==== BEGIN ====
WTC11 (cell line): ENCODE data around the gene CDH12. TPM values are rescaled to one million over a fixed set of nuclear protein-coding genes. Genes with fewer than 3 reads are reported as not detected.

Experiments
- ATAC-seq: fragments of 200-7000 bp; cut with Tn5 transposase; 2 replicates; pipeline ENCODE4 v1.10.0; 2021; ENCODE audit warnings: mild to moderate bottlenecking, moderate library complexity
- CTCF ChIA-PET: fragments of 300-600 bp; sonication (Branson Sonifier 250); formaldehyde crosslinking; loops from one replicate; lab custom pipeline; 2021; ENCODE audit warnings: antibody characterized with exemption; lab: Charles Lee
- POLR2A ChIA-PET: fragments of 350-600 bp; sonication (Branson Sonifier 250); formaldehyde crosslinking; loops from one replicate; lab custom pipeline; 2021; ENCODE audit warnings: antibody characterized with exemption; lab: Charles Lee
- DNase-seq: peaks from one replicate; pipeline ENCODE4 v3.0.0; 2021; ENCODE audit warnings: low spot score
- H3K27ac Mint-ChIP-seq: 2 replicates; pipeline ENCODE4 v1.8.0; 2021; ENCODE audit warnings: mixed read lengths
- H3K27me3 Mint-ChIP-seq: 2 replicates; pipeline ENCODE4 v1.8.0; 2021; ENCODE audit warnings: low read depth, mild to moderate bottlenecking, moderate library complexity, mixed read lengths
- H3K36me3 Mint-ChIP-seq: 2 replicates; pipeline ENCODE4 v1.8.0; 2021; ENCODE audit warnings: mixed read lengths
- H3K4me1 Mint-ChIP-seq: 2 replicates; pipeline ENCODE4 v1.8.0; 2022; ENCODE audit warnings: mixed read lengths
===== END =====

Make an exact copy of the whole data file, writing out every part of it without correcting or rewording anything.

WTC11 (cell line): ENCODE data around the gene CDH12. TPM values are rescaled to one million over a fixed set of nuclear protein-coding genes. Genes with fewer than 3 reads are reported as not detected.

Experiments
- ATAC-seq: fragments of 200-7000 bp; cut with Tn5 transposase; 2 replicates; pipeline ENCODE4 v1.10.0; 2021; ENCODE audit warnings: mild to moderate bottlenecking, moderate library complexity
- CTCF ChIA-PET: fragments of 300-600 bp; sonication (Branson Sonifier 250); formaldehyde crosslinking; loops from one replicate; lab custom pipeline; 2021; ENCODE audit warnings: antibody characterized with exemption; lab: Charles Lee
- POLR2A ChIA-PET: fragments of 350-600 bp; sonication (Branson Sonifier 250); formaldehyde crosslinking; loops from one replicate; lab custom pipeline; 2021; ENCODE audit warnings: antibody characterized with exemption; lab: Charles Lee
- DNase-seq: peaks from one replicate; pipeline ENCODE4 v3.0.0; 2021; ENCODE audit warnings: low spot score
- H3K27ac Mint-ChIP-seq: 2 replicates; pipeline ENCODE4 v1.8.0; 2021; ENCODE audit warnings: mixed read lengths
- H3K27me3 Mint-ChIP-seq: 2 replicates; pipeline ENCODE4 v1.8.0; 2021; ENCODE audit warnings: low read depth, mild to moderate bottlenecking, moderate library complexity, mixed read lengths
- H3K36me3 Mint-ChIP-seq: 2 replicates; pipeline ENCODE4 v1.8.0; 2021; ENCODE audit warnings: mixed read lengths
- H3K4me1 Mint-ChIP-seq: 2 replicates; pipeline ENCODE4 v1.8.0; 2022; ENCODE audit warnings: mixed read lengths